Evaluation Lessons - Policy must build on SRB success

Friday, 13 April 2007

BACKGROUND
Project: Single Regeneration Budget (SRB)
Period of evaluation: 1994-2004
Evaluating organisation: University of Cambridge

Evaluation commissioned by: The Office of the Deputy Prime Minister.

Aims and outline of project: The Single Regeneration Budget has been one of the major forms of support for local area regeneration in England. Although there have been changes in approach and administration arrangements, certain key features have remained throughout. These are: partnership-led regeneration; local scheme development; and a competitive bidding regime.

KEY LESSONS

Adam Fineberg writes: The SRB came about during an era characterised - like today's - by a range of disparate regeneration initiatives. However, in those days they accounted for far less public expenditure. The SRB was to be the country's dominant regeneration budget, funding economic, social and physical initiatives undertaken by the public, private and voluntary sectors. This followed the City Challenge programme, which piloted output-based and action-orientated working, trailblazing a culture change that reflected private sector and US practice, and which, ultimately, permeated the public service in England.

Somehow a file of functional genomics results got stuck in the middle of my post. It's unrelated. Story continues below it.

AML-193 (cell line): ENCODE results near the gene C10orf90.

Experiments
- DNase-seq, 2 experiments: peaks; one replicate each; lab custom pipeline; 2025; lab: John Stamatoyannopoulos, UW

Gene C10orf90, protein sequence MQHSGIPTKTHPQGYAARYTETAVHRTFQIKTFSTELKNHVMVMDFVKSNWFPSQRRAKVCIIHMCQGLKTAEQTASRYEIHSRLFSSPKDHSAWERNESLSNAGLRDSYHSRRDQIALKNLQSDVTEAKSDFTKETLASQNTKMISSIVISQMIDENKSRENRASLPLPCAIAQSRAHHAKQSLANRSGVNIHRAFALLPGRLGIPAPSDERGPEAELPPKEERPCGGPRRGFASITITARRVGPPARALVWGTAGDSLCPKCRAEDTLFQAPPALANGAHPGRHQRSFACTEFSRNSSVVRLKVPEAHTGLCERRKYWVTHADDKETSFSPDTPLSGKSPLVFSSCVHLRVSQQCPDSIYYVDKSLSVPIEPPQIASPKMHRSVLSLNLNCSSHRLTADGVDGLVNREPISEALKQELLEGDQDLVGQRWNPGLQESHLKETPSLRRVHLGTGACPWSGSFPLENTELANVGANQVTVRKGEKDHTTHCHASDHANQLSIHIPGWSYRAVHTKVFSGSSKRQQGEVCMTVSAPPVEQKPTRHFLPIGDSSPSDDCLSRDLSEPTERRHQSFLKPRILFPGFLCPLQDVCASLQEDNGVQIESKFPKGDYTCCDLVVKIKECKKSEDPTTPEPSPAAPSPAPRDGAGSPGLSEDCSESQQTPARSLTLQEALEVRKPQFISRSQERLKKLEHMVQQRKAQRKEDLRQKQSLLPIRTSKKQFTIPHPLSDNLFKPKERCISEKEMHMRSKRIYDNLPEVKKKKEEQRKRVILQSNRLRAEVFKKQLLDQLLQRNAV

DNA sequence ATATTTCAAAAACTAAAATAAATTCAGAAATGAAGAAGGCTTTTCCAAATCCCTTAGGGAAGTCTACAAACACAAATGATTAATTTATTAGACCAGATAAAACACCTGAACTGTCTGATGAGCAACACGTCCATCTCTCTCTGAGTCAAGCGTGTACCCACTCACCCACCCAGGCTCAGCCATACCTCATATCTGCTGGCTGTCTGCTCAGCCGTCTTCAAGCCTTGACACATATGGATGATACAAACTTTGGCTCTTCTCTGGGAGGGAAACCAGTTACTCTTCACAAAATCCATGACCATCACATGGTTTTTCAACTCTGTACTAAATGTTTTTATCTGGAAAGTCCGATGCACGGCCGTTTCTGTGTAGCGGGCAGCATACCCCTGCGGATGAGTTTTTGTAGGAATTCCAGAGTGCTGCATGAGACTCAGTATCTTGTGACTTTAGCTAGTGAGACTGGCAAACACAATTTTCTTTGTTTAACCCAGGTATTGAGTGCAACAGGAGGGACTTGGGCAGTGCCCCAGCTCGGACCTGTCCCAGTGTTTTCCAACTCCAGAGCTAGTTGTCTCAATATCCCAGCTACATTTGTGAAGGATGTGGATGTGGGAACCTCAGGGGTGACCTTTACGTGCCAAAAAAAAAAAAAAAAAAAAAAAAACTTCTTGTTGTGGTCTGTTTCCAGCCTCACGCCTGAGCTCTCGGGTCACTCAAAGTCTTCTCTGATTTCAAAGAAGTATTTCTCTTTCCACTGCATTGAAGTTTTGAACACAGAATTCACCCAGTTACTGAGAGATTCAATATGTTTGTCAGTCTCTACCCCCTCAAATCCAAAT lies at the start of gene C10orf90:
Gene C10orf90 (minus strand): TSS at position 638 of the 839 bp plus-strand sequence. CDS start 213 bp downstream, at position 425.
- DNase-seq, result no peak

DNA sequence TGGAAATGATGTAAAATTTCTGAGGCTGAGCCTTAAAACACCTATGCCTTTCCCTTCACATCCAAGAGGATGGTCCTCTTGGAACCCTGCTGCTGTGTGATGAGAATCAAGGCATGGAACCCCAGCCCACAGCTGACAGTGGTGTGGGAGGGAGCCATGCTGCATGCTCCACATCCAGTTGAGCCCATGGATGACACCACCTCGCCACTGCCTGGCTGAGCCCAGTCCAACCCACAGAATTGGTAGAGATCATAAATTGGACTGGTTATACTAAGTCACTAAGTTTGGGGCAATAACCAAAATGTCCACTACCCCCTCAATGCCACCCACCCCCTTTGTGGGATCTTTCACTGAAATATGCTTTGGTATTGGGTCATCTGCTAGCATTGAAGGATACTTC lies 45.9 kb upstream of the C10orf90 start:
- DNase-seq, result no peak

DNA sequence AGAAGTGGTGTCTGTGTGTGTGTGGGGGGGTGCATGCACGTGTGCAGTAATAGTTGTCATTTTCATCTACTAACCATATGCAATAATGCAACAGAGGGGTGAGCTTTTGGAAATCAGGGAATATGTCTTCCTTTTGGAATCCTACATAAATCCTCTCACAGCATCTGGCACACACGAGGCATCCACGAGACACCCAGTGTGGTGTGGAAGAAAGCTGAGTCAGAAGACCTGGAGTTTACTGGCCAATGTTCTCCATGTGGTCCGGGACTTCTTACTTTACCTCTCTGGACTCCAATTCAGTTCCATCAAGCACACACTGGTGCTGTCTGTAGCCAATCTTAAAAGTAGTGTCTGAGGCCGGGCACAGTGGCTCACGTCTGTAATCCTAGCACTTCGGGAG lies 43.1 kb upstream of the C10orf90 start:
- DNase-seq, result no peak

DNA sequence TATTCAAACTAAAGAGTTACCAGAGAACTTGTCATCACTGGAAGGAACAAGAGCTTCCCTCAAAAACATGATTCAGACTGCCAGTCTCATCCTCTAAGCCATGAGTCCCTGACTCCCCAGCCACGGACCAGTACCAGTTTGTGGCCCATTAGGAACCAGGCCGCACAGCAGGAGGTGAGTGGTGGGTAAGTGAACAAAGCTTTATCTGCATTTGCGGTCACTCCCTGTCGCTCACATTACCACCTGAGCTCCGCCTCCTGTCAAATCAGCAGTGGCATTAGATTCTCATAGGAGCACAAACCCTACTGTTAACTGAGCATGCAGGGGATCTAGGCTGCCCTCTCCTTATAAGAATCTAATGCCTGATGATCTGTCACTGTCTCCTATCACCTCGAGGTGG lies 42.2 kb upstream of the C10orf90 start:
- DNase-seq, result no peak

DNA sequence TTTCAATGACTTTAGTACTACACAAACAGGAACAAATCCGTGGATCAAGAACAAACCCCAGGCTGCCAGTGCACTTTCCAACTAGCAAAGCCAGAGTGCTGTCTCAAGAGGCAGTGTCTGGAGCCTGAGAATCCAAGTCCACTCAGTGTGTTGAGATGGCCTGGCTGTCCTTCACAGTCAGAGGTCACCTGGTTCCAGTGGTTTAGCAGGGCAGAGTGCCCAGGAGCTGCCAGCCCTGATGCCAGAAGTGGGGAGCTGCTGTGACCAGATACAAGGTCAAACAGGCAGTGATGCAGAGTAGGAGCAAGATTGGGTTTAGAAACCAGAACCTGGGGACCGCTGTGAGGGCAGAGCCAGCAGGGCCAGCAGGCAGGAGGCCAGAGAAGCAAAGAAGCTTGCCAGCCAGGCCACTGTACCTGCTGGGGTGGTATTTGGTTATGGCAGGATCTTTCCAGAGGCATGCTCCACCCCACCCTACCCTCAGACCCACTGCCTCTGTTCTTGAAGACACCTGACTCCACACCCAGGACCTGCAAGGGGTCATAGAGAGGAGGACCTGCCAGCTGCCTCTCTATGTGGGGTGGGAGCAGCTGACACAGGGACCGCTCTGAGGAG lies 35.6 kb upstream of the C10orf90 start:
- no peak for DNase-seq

The report states that, over its lifetime, SRB provided a workable and popular format for levering in private sector funds. The debate about what one includes in terms of private sector spend or other "in-kind" benefits secured via private sector involvement is an interesting one, and one which the report considers in some detail. I would have thought that a longitudinal study that considered indices of the health, vitality and productivity of local economies would have been helpful in determining the extent to which the SRB supported the development of sustainable economies and regeneration. This might have provided a better indicator of how successful the programme was in securing beneficial private sector involvement.

The evaluation concludes by stating that more needs to be done to tackle the needs of deprived areas more effectively, and that there is a role for all local stakeholders in undertaking this task. It points to a need to ensure that future efforts focus on the viability and well-being of an area by addressing the failures of private sector markets.

- Adam Fineberg is an independent policy and regeneration consultant and an associate consultant to the Improvement and Development Agency.

- Single Regeneration Budget: Final Evaluation is available via www.regen.net/doc - See Feature, p20.

Contact us. Do you know of an evaluation report with important lessons for other regeneration professionals? If so, contact Adam Branson on adam.branson@haymarket.com.

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